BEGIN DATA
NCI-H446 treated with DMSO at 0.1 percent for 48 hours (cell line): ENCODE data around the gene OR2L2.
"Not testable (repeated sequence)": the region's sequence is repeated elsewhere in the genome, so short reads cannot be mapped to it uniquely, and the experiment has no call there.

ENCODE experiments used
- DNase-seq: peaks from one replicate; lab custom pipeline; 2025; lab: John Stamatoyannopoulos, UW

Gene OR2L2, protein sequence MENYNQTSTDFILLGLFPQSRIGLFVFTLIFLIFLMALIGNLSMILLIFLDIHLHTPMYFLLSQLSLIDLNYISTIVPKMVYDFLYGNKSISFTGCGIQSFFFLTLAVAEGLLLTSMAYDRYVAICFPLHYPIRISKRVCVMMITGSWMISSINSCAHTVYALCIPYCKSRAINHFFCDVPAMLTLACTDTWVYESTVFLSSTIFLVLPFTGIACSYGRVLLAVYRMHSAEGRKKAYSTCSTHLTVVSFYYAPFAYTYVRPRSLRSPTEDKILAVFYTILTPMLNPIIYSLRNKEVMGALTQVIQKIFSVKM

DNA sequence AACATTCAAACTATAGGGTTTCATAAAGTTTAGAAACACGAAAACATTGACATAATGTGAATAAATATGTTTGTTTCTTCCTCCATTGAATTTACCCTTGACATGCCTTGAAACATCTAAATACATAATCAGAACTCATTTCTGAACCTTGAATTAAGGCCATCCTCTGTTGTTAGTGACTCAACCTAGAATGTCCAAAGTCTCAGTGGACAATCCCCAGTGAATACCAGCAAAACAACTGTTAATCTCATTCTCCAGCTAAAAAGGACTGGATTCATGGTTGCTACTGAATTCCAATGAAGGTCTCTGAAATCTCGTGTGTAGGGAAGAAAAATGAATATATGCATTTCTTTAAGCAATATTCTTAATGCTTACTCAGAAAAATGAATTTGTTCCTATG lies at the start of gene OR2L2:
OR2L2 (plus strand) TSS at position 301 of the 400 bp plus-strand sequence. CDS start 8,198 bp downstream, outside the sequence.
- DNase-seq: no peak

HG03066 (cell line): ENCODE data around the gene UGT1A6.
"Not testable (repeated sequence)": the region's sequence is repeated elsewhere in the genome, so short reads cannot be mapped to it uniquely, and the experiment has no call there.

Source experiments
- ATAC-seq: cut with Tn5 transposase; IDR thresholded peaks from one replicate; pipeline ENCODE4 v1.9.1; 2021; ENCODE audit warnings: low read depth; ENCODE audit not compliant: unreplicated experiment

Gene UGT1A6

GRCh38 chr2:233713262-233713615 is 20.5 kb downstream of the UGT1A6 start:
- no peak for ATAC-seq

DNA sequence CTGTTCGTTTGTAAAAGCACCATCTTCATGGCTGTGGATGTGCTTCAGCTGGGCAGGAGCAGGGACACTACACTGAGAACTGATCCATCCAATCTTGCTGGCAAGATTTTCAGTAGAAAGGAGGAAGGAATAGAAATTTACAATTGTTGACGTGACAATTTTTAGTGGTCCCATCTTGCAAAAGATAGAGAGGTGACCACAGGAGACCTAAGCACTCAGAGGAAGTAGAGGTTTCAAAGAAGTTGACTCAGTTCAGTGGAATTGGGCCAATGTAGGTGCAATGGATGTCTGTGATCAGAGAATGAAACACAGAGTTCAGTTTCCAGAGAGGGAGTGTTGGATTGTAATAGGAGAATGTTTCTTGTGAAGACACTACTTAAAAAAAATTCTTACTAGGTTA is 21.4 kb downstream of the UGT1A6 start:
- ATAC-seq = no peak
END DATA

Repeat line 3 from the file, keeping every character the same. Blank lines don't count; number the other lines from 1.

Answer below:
ENCODE experiments used